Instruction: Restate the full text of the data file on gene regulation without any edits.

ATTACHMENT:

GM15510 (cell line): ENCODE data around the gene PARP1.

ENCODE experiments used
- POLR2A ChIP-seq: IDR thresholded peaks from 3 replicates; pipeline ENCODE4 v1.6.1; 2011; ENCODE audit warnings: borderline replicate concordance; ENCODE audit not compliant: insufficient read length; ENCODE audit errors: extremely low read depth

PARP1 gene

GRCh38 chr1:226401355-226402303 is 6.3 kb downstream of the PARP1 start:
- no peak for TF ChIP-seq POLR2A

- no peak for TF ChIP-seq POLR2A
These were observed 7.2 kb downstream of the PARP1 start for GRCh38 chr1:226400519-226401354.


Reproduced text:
GM15510 (cell line): ENCODE data around the gene PARP1.

ENCODE experiments used
- POLR2A ChIP-seq: IDR thresholded peaks from 3 replicates; pipeline ENCODE4 v1.6.1; 2011; ENCODE audit warnings: borderline replicate concordance; ENCODE audit not compliant: insufficient read length; ENCODE audit errors: extremely low read depth

PARP1 gene

GRCh38 chr1:226401355-226402303 is 6.3 kb downstream of the PARP1 start:
- no peak for TF ChIP-seq POLR2A

- no peak for TF ChIP-seq POLR2A
These were observed 7.2 kb downstream of the PARP1 start for GRCh38 chr1:226400519-226401354.